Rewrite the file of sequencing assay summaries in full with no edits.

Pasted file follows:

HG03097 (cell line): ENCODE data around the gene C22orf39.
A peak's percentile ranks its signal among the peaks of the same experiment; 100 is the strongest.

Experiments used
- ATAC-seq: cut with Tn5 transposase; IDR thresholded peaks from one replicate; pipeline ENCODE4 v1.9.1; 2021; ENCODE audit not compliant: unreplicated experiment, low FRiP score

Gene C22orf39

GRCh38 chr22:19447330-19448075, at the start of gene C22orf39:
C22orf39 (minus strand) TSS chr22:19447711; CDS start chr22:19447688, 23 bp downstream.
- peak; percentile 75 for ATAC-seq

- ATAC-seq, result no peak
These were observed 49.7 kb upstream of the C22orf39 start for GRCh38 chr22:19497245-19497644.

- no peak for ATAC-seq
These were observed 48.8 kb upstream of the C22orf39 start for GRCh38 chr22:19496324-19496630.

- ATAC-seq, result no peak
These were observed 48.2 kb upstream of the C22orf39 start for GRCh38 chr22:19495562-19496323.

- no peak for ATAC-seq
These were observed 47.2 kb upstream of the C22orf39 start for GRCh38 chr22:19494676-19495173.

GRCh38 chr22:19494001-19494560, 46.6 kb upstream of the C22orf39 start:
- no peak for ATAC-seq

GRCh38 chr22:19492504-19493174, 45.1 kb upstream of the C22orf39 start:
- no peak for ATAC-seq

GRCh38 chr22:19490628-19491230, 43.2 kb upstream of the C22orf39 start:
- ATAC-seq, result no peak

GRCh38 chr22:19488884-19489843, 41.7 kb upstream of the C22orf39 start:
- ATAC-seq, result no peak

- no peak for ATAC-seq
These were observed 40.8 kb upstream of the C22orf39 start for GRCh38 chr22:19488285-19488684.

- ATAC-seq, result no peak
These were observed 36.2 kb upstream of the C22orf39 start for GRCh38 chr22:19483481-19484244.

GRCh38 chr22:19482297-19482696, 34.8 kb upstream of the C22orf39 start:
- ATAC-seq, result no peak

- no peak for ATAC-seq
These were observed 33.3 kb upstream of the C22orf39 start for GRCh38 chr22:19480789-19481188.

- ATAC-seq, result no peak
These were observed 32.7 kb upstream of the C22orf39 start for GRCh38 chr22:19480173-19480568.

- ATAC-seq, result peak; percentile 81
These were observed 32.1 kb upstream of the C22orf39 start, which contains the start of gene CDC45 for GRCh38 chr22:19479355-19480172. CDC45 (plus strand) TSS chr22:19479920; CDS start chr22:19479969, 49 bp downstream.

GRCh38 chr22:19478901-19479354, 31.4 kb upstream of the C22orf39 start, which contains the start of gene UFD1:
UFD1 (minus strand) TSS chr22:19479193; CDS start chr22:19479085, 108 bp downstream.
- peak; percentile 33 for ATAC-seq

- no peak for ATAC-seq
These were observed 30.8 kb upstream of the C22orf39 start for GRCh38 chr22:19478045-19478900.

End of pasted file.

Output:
HG03097 (cell line): ENCODE data around the gene C22orf39.
A peak's percentile ranks its signal among the peaks of the same experiment; 100 is the strongest.

Experiments used
- ATAC-seq: cut with Tn5 transposase; IDR thresholded peaks from one replicate; pipeline ENCODE4 v1.9.1; 2021; ENCODE audit not compliant: unreplicated experiment, low FRiP score

Gene C22orf39

GRCh38 chr22:19447330-19448075, at the start of gene C22orf39:
C22orf39 (minus strand) TSS chr22:19447711; CDS start chr22:19447688, 23 bp downstream.
- peak; percentile 75 for ATAC-seq

- ATAC-seq, result no peak
These were observed 49.7 kb upstream of the C22orf39 start for GRCh38 chr22:19497245-19497644.

- no peak for ATAC-seq
These were observed 48.8 kb upstream of the C22orf39 start for GRCh38 chr22:19496324-19496630.

- ATAC-seq, result no peak
These were observed 48.2 kb upstream of the C22orf39 start for GRCh38 chr22:19495562-19496323.

- no peak for ATAC-seq
These were observed 47.2 kb upstream of the C22orf39 start for GRCh38 chr22:19494676-19495173.

GRCh38 chr22:19494001-19494560, 46.6 kb upstream of the C22orf39 start:
- no peak for ATAC-seq

GRCh38 chr22:19492504-19493174, 45.1 kb upstream of the C22orf39 start:
- no peak for ATAC-seq

GRCh38 chr22:19490628-19491230, 43.2 kb upstream of the C22orf39 start:
- ATAC-seq, result no peak

GRCh38 chr22:19488884-19489843, 41.7 kb upstream of the C22orf39 start:
- ATAC-seq, result no peak

- no peak for ATAC-seq
These were observed 40.8 kb upstream of the C22orf39 start for GRCh38 chr22:19488285-19488684.

- ATAC-seq, result no peak
These were observed 36.2 kb upstream of the C22orf39 start for GRCh38 chr22:19483481-19484244.

GRCh38 chr22:19482297-19482696, 34.8 kb upstream of the C22orf39 start:
- ATAC-seq, result no peak

- no peak for ATAC-seq
These were observed 33.3 kb upstream of the C22orf39 start for GRCh38 chr22:19480789-19481188.

- ATAC-seq, result no peak
These were observed 32.7 kb upstream of the C22orf39 start for GRCh38 chr22:19480173-19480568.

- ATAC-seq, result peak; percentile 81
These were observed 32.1 kb upstream of the C22orf39 start, which contains the start of gene CDC45 for GRCh38 chr22:19479355-19480172. CDC45 (plus strand) TSS chr22:19479920; CDS start chr22:19479969, 49 bp downstream.

GRCh38 chr22:19478901-19479354, 31.4 kb upstream of the C22orf39 start, which contains the start of gene UFD1:
UFD1 (minus strand) TSS chr22:19479193; CDS start chr22:19479085, 108 bp downstream.
- peak; percentile 33 for ATAC-seq

- no peak for ATAC-seq
These were observed 30.8 kb upstream of the C22orf39 start for GRCh38 chr22:19478045-19478900.